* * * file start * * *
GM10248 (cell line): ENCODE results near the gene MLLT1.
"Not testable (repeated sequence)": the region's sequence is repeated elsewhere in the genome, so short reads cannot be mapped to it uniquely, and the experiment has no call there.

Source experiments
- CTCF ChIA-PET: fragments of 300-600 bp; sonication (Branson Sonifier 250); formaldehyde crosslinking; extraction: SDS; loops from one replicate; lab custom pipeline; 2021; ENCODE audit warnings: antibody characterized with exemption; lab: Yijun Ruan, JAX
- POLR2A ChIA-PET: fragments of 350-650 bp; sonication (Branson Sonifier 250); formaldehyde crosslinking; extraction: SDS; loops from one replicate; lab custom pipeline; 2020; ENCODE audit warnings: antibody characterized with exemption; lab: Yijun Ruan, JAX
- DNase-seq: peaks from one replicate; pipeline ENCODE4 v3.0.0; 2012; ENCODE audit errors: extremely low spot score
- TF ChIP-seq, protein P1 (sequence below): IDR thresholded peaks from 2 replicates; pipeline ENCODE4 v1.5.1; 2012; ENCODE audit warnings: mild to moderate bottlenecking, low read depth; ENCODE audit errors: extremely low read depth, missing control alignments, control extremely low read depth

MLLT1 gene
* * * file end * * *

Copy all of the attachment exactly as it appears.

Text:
GM10248 (cell line): ENCODE results near the gene MLLT1.
"Not testable (repeated sequence)": the region's sequence is repeated elsewhere in the genome, so short reads cannot be mapped to it uniquely, and the experiment has no call there.

Source experiments
- CTCF ChIA-PET: fragments of 300-600 bp; sonication (Branson Sonifier 250); formaldehyde crosslinking; extraction: SDS; loops from one replicate; lab custom pipeline; 2021; ENCODE audit warnings: antibody characterized with exemption; lab: Yijun Ruan, JAX
- POLR2A ChIA-PET: fragments of 350-650 bp; sonication (Branson Sonifier 250); formaldehyde crosslinking; extraction: SDS; loops from one replicate; lab custom pipeline; 2020; ENCODE audit warnings: antibody characterized with exemption; lab: Yijun Ruan, JAX
- DNase-seq: peaks from one replicate; pipeline ENCODE4 v3.0.0; 2012; ENCODE audit errors: extremely low spot score
- TF ChIP-seq, protein P1 (sequence below): IDR thresholded peaks from 2 replicates; pipeline ENCODE4 v1.5.1; 2012; ENCODE audit warnings: mild to moderate bottlenecking, low read depth; ENCODE audit errors: extremely low read depth, missing control alignments, control extremely low read depth

MLLT1 gene